The system 22 includes an air warming and blowing unit 23 that provides warmed air to the outlets 24 a–24 o through a series of connected conduits 48 a–48 e. The air travels from the air warming and blowing unit 23, through the conduits 48 a–48 e, to the outlets 24 a–24 o, in the direction of the arrows 49.
At each outlet 24 a–24 o, the air warming and blowing unit 23 can be controlled, such that the warmed air is temperature controlled and the air flow rate is controlled (adjustable) for each outlet. Control of the air temperature and air flow rate from the air warming and blowing unit 23 is through one or more of, remote controllers 50 (only one shown) for one or more specific outlets, fixed control panels, for one or more specific outlets, such as fixed control panels 52 a, 52 b, one or more master control panels, such as the single master control panel (master controller) 54, or a master remote controller 56 (similar to the master control panel 54, but in the form of a remote controller). The remote controllers 50, fixed control panels 52 a, 52 b, master control panel 54 and master remote controller 56 are collectively referred to herein as “control devices.”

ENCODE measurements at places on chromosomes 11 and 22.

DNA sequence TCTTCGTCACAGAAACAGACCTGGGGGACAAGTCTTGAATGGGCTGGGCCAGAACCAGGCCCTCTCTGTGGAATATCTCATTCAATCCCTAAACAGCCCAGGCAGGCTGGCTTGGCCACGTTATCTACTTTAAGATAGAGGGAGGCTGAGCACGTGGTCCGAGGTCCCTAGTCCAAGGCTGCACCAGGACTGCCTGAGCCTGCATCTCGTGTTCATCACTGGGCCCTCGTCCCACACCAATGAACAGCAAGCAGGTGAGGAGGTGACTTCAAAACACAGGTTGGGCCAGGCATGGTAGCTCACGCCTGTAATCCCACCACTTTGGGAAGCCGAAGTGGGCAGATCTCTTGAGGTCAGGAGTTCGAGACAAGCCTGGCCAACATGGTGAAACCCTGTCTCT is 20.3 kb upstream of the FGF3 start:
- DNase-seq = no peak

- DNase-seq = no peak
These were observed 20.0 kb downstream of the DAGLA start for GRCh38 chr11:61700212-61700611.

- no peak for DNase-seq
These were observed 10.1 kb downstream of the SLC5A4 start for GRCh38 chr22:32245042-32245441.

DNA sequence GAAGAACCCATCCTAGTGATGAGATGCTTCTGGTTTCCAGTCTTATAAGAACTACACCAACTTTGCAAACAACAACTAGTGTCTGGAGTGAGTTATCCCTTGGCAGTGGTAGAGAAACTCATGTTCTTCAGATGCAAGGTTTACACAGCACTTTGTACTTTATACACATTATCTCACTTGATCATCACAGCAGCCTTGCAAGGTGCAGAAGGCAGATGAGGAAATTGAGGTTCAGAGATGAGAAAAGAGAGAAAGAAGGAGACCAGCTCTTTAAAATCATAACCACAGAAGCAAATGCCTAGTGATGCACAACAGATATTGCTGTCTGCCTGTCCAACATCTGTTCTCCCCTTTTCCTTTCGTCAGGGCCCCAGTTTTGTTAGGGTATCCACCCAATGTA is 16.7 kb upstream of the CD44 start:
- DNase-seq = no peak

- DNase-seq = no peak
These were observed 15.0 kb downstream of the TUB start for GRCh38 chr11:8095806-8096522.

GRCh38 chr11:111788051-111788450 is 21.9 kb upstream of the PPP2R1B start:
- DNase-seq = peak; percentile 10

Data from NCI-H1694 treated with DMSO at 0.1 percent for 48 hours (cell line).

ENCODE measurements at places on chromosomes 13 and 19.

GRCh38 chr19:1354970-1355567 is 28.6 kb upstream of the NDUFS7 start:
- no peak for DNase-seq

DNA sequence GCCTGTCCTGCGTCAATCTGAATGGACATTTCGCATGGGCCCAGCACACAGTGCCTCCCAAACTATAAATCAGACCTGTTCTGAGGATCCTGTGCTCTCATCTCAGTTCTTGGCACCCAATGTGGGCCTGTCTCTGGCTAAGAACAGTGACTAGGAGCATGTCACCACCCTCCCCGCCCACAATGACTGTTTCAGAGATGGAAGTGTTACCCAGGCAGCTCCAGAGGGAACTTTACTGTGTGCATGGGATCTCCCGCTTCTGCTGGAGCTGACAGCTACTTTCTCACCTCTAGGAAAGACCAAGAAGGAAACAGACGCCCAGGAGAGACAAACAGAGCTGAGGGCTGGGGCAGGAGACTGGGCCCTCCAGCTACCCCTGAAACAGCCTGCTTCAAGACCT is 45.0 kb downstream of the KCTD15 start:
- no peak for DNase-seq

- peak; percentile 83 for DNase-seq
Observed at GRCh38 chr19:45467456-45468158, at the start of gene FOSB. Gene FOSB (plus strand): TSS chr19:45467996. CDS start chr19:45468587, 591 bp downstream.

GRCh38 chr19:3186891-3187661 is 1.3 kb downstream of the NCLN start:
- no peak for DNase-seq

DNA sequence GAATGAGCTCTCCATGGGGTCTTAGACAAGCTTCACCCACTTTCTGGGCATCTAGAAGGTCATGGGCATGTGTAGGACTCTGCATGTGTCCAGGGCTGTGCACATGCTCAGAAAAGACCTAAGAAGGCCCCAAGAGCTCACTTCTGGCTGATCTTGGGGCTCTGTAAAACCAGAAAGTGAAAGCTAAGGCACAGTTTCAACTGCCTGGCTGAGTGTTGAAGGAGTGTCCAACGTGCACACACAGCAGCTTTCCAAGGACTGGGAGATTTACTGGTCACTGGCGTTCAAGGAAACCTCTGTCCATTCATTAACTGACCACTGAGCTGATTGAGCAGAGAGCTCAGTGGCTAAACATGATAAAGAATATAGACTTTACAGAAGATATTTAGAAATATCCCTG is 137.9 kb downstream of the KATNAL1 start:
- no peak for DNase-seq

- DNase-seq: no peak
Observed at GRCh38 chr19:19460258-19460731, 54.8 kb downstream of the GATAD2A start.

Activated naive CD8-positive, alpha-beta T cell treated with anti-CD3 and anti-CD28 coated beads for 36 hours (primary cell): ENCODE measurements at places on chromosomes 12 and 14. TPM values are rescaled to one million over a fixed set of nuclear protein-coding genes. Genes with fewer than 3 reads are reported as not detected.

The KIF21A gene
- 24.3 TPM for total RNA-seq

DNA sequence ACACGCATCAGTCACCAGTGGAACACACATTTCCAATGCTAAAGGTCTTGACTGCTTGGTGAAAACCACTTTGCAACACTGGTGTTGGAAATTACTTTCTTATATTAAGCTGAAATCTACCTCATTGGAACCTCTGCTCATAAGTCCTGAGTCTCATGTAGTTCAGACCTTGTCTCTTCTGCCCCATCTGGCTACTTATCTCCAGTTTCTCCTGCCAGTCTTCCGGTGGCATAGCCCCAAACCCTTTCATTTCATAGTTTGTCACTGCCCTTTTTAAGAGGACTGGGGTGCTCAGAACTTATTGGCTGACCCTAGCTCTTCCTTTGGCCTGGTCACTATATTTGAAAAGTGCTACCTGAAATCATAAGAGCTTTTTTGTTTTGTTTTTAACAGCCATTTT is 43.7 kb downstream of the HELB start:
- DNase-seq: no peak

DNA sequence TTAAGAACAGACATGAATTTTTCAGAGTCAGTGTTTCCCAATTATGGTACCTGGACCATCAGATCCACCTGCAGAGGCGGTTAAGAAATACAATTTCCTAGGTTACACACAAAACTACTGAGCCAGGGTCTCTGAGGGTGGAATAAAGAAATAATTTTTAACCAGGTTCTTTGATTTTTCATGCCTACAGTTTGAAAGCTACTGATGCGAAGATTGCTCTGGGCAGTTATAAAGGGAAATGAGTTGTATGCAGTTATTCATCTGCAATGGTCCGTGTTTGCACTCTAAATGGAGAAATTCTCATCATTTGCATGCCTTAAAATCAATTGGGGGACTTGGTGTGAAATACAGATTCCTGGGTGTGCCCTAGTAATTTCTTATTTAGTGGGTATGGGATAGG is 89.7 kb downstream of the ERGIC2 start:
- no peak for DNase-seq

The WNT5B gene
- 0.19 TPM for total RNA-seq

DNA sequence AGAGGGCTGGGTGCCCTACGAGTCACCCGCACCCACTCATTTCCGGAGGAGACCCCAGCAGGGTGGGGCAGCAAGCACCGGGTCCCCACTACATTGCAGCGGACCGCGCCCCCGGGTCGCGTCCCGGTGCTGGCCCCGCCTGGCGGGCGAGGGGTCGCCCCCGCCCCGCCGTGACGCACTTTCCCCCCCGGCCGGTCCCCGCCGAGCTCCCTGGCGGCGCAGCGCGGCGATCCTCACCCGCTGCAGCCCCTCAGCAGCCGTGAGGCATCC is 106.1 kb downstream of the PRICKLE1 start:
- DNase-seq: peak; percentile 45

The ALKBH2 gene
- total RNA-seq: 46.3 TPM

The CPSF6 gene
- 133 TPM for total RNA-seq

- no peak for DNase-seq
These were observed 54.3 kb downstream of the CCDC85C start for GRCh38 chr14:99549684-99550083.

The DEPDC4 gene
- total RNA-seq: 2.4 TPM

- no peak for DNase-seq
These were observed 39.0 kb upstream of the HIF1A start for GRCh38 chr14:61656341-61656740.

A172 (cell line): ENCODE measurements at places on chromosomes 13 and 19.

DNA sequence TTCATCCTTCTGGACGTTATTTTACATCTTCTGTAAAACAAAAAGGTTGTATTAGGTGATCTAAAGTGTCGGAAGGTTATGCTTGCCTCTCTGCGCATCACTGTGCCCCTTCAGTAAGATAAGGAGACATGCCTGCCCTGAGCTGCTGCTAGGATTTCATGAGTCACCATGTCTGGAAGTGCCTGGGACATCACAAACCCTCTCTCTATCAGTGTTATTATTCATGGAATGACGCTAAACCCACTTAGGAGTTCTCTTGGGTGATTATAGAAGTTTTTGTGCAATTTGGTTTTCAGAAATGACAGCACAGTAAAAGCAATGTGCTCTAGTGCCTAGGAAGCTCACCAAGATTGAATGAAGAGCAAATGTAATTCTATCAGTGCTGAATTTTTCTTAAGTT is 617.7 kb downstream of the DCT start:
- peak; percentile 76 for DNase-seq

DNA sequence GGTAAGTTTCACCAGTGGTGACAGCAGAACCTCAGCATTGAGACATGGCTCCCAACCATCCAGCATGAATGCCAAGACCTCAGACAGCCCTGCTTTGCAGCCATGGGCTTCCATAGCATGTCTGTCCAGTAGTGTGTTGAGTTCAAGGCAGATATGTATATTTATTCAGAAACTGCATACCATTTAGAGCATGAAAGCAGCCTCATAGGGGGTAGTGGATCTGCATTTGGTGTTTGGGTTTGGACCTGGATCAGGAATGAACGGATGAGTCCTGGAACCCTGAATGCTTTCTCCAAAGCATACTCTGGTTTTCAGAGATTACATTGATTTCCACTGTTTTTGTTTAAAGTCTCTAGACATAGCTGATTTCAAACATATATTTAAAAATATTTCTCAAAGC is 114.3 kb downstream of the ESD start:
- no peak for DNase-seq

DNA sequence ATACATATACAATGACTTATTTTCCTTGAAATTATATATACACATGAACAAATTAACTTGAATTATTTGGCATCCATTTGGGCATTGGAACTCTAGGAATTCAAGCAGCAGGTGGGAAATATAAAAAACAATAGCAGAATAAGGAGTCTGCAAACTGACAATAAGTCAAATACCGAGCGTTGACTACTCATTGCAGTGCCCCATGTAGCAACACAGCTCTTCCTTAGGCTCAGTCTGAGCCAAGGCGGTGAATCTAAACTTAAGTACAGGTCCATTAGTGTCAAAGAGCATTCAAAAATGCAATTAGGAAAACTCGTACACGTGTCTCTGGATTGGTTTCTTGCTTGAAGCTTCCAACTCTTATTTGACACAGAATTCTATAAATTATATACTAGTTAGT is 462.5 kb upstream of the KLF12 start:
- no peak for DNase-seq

All of the aforementioned control devices are electronically linked, by wired or wireless links, or combinations thereof, to the controller 152 (detailed below), that controls the air warming and blowing unit 23, detailed below. Direct electronic links between any of the control devices and the components of the air warming and blowing unit 23 are also permissible.
Additionally, while various outlets 24 a–24 o are shown as controlled by various control devices, this is exemplary only, as any of the outlets 24 a–24 o may be controlled by one or more of the aforementioned control devices. The control devices are all programmable, such that the user can select the outlets, that are to be controlled by the desired control device or control devices.